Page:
Of course at this juncture if you haven’t personally swooned over a bottle of L’Anglore, you are probably wondering : “well, how do they taste?” You may also have anticipated the answer: unique. The Rosés are full-bodied yet elegant, with the expressiveness, the jubilance and spice of naturally made wine. They are deeply colored in the glass and could easily masquerade as red wines. (We’re fairly certain we’ve got Poulsard on the shelf that is paler than Pfifferling’s Tavel.) Perhaps their most striking quality is that they radically differ from fruity, yeasted, alcoholic, commonplace Rosé from Tavel. The reds are rich, forward, and pure, indicative of an arid southern climate. They are labeled ‘Vin de France’ because the Tavel appellation does not allow red wine. Available in very limited quantities, it’s a wonder they’ve remained on the shelf as long as they have with such well-deserved praise surrounding their maker. -Sophie 

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L'Anglore (Eric Pfifferling) 2011 Tavel Rosé

Spicy, deep, and dark with purple fruits, strawberries, and purple flowers on the nose and palate, this is the Tavel that defies popular imagines of Tavel. The blend is as follows: Grenache, Cinsault, Carignan, and Clairette, as is the case with many full-bodied Rhône wines, some white grapes are added to lighten the blend. Truly a mind-bending rosé wine that is lightly tannic, this could pass for a light red without trying too hard... -msb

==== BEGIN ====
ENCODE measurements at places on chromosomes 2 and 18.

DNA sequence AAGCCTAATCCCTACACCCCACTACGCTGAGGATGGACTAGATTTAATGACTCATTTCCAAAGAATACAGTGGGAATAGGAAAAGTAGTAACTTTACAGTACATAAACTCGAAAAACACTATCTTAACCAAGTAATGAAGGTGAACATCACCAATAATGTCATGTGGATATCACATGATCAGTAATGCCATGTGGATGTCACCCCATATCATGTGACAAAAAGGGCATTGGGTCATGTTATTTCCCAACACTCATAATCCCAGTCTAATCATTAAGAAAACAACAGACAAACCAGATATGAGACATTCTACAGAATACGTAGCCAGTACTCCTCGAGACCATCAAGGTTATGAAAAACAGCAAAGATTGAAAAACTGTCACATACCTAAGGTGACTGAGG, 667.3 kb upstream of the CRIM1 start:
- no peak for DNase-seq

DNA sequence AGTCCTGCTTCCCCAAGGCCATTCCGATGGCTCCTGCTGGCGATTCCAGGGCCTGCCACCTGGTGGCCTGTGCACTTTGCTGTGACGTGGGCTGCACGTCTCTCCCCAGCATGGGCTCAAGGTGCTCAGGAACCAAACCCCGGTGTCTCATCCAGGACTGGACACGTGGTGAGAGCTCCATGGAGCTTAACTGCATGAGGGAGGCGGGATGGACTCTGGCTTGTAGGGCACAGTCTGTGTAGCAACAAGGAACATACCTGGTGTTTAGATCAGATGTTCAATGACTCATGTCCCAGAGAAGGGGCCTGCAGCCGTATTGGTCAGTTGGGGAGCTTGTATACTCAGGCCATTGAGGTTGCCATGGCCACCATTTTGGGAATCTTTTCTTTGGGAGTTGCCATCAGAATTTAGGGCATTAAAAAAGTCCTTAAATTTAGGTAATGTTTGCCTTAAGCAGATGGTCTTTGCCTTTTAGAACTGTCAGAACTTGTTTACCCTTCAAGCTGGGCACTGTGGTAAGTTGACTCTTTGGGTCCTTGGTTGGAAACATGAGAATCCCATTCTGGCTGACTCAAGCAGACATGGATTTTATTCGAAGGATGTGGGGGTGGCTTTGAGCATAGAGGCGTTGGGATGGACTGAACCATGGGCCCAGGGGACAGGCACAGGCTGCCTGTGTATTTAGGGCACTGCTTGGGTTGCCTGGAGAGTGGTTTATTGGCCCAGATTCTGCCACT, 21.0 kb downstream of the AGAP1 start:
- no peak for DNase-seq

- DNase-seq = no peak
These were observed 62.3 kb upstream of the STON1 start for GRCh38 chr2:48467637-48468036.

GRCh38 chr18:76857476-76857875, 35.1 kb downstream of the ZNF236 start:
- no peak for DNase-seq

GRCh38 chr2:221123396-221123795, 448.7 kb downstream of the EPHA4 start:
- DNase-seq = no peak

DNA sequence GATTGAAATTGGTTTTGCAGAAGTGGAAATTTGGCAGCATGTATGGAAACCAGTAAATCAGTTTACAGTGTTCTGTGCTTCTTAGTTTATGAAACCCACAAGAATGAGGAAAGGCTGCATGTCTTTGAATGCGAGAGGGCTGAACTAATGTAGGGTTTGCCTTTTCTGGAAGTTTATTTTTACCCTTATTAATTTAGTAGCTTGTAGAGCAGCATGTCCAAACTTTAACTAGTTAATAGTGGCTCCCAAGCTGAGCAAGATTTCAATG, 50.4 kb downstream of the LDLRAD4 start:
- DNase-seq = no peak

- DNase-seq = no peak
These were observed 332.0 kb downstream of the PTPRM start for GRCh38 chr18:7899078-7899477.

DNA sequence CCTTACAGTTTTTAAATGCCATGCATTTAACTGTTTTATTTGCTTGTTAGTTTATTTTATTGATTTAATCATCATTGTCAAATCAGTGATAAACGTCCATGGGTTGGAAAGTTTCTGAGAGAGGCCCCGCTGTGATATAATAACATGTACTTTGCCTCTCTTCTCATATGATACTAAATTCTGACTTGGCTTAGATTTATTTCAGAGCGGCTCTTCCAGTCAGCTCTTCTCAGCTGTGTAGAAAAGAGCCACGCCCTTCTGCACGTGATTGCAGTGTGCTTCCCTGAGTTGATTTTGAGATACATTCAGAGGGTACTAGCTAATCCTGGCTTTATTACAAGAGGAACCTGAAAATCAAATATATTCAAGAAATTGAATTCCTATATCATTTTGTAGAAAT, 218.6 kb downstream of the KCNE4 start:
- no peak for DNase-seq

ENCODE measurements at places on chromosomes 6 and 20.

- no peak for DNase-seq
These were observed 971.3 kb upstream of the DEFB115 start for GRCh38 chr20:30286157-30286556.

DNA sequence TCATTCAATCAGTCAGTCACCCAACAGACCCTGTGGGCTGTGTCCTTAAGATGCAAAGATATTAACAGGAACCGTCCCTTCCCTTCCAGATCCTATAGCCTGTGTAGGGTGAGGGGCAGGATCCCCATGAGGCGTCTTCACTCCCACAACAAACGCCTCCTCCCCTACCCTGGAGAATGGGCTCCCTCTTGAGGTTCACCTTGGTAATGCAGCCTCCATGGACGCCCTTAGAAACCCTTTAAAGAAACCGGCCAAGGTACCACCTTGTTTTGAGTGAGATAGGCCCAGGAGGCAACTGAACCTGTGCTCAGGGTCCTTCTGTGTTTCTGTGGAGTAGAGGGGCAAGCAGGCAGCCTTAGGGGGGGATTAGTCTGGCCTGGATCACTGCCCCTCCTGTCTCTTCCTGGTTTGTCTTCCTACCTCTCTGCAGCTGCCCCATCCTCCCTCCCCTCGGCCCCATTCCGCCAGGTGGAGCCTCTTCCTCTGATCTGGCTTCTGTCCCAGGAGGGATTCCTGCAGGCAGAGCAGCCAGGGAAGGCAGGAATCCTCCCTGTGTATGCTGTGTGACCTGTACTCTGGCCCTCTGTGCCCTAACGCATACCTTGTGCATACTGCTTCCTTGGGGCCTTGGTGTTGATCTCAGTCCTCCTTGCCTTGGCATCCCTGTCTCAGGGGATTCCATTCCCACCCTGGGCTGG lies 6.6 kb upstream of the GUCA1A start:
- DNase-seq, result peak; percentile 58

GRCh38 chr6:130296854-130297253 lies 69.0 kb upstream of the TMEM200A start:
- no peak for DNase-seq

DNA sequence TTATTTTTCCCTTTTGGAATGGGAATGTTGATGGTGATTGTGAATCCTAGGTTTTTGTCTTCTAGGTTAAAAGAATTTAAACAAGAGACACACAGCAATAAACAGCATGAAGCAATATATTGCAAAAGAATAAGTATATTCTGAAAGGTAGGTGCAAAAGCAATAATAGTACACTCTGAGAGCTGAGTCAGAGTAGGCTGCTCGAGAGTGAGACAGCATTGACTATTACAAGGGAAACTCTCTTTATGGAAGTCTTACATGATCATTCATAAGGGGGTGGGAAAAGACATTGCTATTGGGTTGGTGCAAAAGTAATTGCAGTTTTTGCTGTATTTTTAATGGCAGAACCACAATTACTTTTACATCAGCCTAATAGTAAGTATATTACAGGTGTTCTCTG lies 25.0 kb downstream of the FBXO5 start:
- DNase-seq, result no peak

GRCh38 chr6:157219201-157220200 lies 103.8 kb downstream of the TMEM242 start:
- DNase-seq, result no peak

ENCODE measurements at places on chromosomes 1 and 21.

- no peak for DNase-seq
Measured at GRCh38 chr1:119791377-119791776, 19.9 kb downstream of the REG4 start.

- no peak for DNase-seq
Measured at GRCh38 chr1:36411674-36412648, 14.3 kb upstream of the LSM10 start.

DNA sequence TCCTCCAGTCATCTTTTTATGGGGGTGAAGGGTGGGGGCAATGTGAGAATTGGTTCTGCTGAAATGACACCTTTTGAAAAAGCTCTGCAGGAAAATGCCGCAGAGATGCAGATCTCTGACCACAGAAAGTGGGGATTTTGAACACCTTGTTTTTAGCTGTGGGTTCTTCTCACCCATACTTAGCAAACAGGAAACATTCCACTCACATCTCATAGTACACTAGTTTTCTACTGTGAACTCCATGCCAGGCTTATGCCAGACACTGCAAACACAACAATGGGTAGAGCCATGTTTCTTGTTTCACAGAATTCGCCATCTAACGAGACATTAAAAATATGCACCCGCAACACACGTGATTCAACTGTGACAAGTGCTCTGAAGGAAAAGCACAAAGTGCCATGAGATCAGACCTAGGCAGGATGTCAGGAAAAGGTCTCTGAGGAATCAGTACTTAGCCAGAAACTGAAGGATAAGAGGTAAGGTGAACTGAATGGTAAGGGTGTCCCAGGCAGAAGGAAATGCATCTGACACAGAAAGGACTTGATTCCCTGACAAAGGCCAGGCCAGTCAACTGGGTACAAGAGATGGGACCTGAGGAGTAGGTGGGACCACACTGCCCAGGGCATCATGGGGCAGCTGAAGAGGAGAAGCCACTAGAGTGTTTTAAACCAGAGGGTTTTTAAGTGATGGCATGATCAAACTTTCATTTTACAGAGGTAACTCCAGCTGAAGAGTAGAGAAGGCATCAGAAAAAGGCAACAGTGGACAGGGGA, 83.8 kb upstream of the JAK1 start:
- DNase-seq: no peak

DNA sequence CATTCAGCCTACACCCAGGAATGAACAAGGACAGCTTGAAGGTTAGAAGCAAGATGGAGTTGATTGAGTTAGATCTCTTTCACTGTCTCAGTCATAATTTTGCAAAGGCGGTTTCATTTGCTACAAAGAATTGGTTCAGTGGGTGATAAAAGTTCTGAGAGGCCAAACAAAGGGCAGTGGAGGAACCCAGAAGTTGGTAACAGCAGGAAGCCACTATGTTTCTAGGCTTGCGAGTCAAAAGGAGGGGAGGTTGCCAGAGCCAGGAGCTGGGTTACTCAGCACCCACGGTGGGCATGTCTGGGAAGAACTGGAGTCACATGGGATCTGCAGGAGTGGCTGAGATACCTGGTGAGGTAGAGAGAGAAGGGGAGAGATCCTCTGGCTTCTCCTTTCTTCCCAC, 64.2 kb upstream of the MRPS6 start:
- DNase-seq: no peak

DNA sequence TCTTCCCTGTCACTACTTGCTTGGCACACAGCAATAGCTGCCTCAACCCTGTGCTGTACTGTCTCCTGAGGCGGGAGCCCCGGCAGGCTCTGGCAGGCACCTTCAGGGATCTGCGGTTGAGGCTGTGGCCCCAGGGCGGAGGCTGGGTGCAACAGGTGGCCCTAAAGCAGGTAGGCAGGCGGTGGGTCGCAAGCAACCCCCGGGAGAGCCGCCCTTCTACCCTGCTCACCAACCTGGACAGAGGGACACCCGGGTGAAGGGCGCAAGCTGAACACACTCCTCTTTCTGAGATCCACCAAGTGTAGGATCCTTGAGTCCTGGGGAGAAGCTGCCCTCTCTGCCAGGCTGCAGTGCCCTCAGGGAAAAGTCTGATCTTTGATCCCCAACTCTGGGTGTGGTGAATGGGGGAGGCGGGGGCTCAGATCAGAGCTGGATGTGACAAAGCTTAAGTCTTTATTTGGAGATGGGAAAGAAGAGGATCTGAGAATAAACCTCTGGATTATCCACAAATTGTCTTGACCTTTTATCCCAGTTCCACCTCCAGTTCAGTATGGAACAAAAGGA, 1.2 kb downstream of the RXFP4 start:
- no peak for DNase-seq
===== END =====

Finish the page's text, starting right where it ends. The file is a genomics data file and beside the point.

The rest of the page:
• Out of Stock
  • rosé
  • 0 in stock
  • $27.99

L'Anglore (Eric Pfifferling) 2010 Tavel Réserve (Bottled March 2012)

From one 600 liter demi-muid, bottled in March 2012, 36 bottles for the US. This is a big wine that cries out to be viewed as serious and thus stashed away in your cellar to see where it goes after a few years. Right now it has some chocolate-y, ripe, sweet cherry notes on the nose, along with a light plumminess and spice. The finish is long with tannins that indicate good potential to age. This is an excellent wine that is unlike any other Tavel. -msb
 

  • Out of Stock
  • rosé
  • 0 in stock
  • $41.99

L'Anglore (Eric Pfifferling) 2011 Vin de France Chemin de la Brune Bl. de Noir